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OPINION: Everything new is old again

<p>Jan Alexandra Smith, Eliza-Jane Scott, and Nicola Dawn Brook in Mamma Mia! at Confederation Centre of the Arts in Charlottetown. </p>
Jan Alexandra Smith, Eliza-Jane Scott, and Nicola Dawn Brook in Mamma Mia! at Confederation Centre of the Arts in Charlottetown. - SaltWire Network

In doing only musicals on the main stage, the Confederation Centre of the Arts is limiting their talent pool

By Colm Magner
Guest Opinion

There seems to be a great deal of change blowing through the Confederation Centre of the Arts – a new CEO, a new Chairman of the Board, some new lights and sets. But if recent press is any indication, the autumn winds don’t appear to have picked up any radical new ideas on their travels — nor, apparently, even an original one.

Behind the curtains, the dust seems to have barely moved since 1964; and so consequently, as you’ve probably heard, the Swedish are coming the Swedish are coming!! Again.

Two years ago, I had the audacity to ask why they were doing Mamma Mia, and I made a few very gentle observations about certain weaknesses in the production. The next day, the clearly shocked Island theatre community exploded from their shells, and a tiny hurricane of outrage spilled into public.

But I was merely trying to make a simple point, and I will try to make it again— the theatre produced at the Island’s premier arts centre should never be mediocre — it should never be old, recycled, or designed merely to make a few bucks. It should always be dynamic, current, and challenging.

So I was watching, and hoping, as they announced the 2019 season. And here we have it: The return of Mamma Mia seems to me to be a purely cynical act (if cynicism can ever be pure). In light of the MeToo Movement, shouldn’t the leadership be asking questions like: Is the play not a bit of a dinosaur? Are there not far better stories and plays about modern women and their current challenges?

Kronborg, the second old extravaganza they’re dragging back into the lights, is Hamlet dressed up to be tragically hip. Due to a strange genetic mutation caused by the passage of time, Shakespeare’s young Dane has miraculously learned to belt out a Rock tune. Yes, the Dane has become a Dude. Let’s hope that over 40 years of rewrites will help it avoid the fate it had on Broadway- in its original incarnation, it closed after 7 performances at the Minskoff Theatre.

And how does HamletDude fit in with MeToo pray tell? Isn’t he really a bit too male and self-absorbed for this moment? Wouldn’t a new musical about, say, The Maid of Orleans have been a more inspired choice? Wouldn’t it be nice if, in an age of resurgence of women’s rights, we saw Joan of Arc slicing her way through a bunch of bleeding male chests, looking downright dangerous in black leather and tattoos?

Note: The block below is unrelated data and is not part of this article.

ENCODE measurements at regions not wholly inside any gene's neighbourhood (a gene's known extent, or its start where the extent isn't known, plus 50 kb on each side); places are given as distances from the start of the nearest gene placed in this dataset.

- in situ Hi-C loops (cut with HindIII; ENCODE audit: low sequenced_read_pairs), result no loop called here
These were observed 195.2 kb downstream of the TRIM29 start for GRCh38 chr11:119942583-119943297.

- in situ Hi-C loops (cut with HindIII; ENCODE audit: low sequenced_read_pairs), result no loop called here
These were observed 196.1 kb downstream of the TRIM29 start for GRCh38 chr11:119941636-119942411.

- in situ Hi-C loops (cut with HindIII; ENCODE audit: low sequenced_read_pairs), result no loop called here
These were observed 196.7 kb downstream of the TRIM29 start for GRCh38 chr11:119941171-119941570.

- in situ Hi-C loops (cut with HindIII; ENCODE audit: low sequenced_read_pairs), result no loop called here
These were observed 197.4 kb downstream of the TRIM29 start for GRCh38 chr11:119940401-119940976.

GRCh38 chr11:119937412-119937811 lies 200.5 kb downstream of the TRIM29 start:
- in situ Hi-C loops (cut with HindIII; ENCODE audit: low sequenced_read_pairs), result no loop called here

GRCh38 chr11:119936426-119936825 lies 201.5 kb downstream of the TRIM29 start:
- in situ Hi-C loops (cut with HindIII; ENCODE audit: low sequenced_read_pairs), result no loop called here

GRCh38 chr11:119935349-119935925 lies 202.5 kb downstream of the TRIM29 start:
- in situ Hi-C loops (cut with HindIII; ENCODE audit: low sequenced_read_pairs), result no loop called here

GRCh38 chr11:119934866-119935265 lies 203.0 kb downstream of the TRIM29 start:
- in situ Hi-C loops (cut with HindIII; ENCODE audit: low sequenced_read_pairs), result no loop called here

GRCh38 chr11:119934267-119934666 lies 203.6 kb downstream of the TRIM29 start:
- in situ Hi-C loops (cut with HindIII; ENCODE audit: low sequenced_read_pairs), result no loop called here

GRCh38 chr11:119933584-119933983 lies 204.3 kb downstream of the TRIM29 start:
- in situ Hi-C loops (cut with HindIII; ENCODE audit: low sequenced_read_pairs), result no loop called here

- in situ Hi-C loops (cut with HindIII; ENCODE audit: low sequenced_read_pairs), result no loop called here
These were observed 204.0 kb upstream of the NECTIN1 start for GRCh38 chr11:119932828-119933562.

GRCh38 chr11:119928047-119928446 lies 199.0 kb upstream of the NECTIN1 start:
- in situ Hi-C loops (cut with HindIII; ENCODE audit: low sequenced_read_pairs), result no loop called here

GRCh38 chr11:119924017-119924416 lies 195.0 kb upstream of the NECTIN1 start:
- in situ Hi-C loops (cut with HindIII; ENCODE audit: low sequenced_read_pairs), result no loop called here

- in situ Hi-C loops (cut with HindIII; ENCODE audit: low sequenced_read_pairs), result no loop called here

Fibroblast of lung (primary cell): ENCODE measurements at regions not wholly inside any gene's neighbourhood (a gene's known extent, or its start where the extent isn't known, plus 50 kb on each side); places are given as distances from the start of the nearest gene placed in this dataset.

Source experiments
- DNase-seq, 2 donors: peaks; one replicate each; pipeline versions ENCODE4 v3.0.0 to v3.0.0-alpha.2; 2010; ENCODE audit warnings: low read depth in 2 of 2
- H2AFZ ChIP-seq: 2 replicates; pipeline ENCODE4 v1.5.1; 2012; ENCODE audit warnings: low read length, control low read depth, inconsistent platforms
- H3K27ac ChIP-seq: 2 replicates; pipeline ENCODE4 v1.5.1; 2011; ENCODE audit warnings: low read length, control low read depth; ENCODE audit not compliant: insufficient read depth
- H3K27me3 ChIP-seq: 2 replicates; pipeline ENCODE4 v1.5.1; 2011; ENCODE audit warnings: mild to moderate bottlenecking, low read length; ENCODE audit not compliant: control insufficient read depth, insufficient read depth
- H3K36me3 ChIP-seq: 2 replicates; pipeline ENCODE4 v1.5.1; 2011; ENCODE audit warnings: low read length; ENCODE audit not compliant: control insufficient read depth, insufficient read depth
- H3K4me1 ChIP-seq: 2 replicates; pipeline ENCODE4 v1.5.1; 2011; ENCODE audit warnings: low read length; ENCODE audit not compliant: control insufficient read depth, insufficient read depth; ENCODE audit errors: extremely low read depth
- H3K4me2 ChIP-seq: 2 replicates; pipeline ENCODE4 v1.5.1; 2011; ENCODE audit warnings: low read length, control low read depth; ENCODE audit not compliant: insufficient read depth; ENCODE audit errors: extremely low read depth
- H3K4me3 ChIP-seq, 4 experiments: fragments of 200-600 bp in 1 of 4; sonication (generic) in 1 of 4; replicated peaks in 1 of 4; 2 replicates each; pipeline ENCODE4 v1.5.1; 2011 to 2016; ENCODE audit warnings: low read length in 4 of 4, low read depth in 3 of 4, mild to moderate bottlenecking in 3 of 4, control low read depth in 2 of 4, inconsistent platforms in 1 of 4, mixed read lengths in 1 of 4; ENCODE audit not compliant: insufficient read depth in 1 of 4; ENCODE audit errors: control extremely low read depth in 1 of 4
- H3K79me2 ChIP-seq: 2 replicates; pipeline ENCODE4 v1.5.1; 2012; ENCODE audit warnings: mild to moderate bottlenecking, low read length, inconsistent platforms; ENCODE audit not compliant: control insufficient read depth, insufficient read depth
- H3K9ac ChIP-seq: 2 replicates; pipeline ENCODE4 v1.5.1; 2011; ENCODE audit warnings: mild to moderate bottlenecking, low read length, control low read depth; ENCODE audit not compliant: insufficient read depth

There are over 80,000 women on the Island. It’s a missed opportunity.

The fact they picked up Tara MacLean’s “Atlantic Blue” provides a glimmer of hope; but why on earth is the main stage still, in 2019, largely inhabited by old musicals? It’s as if those in charge of making the big decisions put on their high school jacket every Friday night, eat popcorn, and watch Golden Girl reruns. Instead they should be listening, reacting, and responding, through their programming, to current events. And the biggest current event in contemporary culture, in case they’ve missed it, is a dramatically unfolding public and private reexamination of the complicated messy drama involving men, women, power, and sex.

In light of the seriousness of that pronouncement though, I’ll also ask this: What could possibly be wrong with mounting a few fabulously written, expertly directed, and finely acted comedies on the main stage? They are cheaper to produce than musicals; there are always plenty of people willing to fill seats to have a good guffaw; and Canada happens to be literally overflowing with very talented comic actors. Some live right here on the Island.

In doing only musicals on the main stage, the CCOA is limiting their talent pool, and cutting a large percentage of the country’s finest actors— to say nothing of our finest writers— out of the game. That’s unfortunate. Perhaps it’s time to have an open discussion about changing their mandate.

Colm Magner is a member of the Canadian Theatre Critics Association and has worked as a playwright, actor, director and teacher for more than 30 years.

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